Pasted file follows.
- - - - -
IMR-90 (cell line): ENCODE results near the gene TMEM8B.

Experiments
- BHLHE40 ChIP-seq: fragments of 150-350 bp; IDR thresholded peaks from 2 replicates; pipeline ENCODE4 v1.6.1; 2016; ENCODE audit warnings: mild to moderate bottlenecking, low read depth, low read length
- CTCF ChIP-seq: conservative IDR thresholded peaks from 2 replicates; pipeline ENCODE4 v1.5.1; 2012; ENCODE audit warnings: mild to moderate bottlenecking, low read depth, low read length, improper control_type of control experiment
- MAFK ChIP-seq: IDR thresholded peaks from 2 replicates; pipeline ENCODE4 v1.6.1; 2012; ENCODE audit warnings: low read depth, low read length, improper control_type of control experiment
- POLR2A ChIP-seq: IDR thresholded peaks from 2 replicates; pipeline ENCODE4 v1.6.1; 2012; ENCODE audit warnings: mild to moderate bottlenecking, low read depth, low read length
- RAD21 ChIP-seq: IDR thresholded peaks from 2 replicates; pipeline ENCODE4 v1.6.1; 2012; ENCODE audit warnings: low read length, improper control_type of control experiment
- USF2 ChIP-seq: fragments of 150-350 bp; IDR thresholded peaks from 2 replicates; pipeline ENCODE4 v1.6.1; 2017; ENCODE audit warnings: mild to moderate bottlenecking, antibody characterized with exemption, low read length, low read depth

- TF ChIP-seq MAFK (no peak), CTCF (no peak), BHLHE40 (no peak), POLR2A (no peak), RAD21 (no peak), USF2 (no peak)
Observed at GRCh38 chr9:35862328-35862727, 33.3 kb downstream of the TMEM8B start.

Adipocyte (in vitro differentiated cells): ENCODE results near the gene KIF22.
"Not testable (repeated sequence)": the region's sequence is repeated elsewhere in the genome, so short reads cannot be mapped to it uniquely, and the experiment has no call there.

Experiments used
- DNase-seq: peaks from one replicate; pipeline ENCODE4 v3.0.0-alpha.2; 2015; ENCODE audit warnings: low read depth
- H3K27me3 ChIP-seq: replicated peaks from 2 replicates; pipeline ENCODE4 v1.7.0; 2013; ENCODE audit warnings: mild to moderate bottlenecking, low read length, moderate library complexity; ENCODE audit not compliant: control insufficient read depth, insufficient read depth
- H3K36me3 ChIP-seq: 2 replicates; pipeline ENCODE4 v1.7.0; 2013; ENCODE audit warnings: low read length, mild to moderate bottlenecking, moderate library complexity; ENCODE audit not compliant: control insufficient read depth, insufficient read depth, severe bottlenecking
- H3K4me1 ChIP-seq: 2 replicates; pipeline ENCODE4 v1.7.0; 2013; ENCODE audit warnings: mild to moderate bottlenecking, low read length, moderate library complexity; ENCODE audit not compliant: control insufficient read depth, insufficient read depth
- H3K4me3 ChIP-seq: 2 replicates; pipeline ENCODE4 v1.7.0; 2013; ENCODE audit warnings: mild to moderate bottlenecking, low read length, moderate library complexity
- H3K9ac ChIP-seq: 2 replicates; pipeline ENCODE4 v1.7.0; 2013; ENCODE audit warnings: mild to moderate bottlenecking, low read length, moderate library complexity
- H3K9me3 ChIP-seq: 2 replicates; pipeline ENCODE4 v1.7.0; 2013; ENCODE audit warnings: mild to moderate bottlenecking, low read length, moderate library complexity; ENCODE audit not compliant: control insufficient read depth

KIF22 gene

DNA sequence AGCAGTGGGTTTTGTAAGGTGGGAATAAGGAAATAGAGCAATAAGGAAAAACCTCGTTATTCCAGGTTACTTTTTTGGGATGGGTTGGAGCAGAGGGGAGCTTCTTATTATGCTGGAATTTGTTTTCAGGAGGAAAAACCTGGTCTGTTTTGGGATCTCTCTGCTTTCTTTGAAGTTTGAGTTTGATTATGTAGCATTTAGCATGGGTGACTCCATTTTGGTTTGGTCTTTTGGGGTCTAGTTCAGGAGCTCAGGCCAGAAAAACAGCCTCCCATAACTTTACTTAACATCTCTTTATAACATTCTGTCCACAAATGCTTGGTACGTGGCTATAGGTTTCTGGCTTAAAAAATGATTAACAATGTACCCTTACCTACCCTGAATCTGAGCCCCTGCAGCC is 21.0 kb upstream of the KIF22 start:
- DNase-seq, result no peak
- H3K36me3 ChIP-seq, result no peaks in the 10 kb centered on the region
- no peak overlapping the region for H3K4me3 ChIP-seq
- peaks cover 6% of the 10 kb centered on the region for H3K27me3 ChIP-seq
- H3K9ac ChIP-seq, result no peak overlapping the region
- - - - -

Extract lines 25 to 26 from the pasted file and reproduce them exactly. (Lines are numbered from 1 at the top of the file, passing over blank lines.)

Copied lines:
- no peak overlapping the region for H3K4me3 ChIP-seq
- peaks cover 6% of the 10 kb centered on the region for H3K27me3 ChIP-seq